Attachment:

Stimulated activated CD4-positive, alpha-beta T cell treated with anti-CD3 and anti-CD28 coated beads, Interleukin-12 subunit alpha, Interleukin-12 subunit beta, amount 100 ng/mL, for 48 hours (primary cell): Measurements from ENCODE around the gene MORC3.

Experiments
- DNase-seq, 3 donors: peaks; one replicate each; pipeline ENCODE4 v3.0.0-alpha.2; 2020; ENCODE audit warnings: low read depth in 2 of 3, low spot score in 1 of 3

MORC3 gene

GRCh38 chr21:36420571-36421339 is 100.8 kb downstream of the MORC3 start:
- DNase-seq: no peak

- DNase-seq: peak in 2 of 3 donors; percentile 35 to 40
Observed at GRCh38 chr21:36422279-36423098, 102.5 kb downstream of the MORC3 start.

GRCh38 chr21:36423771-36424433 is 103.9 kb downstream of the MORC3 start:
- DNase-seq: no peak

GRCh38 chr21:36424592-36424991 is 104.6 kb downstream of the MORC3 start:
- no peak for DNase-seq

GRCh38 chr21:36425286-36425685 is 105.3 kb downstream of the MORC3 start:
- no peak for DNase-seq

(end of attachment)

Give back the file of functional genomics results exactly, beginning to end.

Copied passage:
Stimulated activated CD4-positive, alpha-beta T cell treated with anti-CD3 and anti-CD28 coated beads, Interleukin-12 subunit alpha, Interleukin-12 subunit beta, amount 100 ng/mL, for 48 hours (primary cell): Measurements from ENCODE around the gene MORC3.

Experiments
- DNase-seq, 3 donors: peaks; one replicate each; pipeline ENCODE4 v3.0.0-alpha.2; 2020; ENCODE audit warnings: low read depth in 2 of 3, low spot score in 1 of 3

MORC3 gene

GRCh38 chr21:36420571-36421339 is 100.8 kb downstream of the MORC3 start:
- DNase-seq: no peak

- DNase-seq: peak in 2 of 3 donors; percentile 35 to 40
Observed at GRCh38 chr21:36422279-36423098, 102.5 kb downstream of the MORC3 start.

GRCh38 chr21:36423771-36424433 is 103.9 kb downstream of the MORC3 start:
- DNase-seq: no peak

GRCh38 chr21:36424592-36424991 is 104.6 kb downstream of the MORC3 start:
- no peak for DNase-seq

GRCh38 chr21:36425286-36425685 is 105.3 kb downstream of the MORC3 start:
- no peak for DNase-seq